The Indi­anapo­lis IndyGO Red Line BRT system incor­po­rated the BAT lanes in the downtown area provide access to business and parking buildings along while providing premium transit service along these built-out corridors.

Contraflow Lanes
Contraflow lanes are dedicated lanes traveling against the flow of general traffic, enabling buses to travel both with and against the flow of general traffic on a one-way street. These lanes preserve space and maintain speed even throughout heavy congestion by eliminating the costly need to create another bus route and bus station while delivering faster transit time.

Each BRT system is a custom-fit for the town or city it resides in, utilizing these different lane types to provide the highest level of transit service for residents and visitors. Cities have varying demands, priorities, levels of ridership and avail­abil­ity of infra­struc­ture. While the different types of BRT lanes all serve varied situations-ranging from improved travel times, speed, reliability and frequency of service-all lane types have one common char­ac­ter­is­tic: to improve transit and serve the community. This is what makes BRT such a smart solution.Contra-Flow Lanes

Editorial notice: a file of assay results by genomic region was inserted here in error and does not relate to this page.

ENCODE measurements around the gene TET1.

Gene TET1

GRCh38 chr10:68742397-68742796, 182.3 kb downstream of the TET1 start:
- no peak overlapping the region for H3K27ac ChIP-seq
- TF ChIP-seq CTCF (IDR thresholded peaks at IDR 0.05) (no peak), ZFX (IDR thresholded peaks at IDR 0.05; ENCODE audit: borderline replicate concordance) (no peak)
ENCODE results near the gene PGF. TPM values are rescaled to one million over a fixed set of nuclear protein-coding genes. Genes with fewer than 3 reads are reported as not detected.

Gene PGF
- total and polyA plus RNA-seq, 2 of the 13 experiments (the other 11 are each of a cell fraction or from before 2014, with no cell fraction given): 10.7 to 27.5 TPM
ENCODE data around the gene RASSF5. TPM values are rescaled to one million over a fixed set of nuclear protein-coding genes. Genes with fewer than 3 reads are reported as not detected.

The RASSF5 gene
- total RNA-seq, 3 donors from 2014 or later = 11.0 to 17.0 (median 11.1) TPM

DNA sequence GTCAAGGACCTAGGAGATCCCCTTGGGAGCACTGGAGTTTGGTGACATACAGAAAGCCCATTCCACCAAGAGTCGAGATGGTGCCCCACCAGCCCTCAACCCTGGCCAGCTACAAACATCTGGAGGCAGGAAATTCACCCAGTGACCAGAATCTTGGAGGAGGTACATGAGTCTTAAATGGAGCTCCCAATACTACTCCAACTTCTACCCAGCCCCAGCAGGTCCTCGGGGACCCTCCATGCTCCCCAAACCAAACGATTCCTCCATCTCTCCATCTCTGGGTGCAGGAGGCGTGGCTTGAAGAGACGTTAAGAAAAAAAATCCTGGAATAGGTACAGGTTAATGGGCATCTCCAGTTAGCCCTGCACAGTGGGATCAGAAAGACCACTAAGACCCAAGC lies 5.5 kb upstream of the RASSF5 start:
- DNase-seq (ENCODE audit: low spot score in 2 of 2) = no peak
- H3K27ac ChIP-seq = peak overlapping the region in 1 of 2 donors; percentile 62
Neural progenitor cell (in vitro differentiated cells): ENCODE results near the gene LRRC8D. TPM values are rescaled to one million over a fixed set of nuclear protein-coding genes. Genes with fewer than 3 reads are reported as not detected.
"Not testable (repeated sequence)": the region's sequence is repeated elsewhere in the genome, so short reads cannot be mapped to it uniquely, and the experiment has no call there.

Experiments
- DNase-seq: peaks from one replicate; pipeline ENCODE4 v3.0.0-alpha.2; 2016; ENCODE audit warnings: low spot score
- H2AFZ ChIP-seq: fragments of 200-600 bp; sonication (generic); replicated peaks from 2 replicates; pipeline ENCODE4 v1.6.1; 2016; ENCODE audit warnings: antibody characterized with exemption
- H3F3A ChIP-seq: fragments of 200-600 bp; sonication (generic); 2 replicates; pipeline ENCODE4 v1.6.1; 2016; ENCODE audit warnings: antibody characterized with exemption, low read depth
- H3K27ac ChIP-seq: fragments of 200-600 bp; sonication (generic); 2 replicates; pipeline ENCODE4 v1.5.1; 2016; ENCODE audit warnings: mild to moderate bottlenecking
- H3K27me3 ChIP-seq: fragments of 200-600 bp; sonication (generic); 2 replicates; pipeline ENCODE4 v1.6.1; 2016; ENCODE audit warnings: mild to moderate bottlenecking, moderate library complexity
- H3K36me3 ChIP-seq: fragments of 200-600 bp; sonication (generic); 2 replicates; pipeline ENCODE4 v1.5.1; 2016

Ybette Ochoa Ybette Ochoa
I approach projects of different types and sizes with the same mission: to improve mobility options and the quality of life for all transportation users.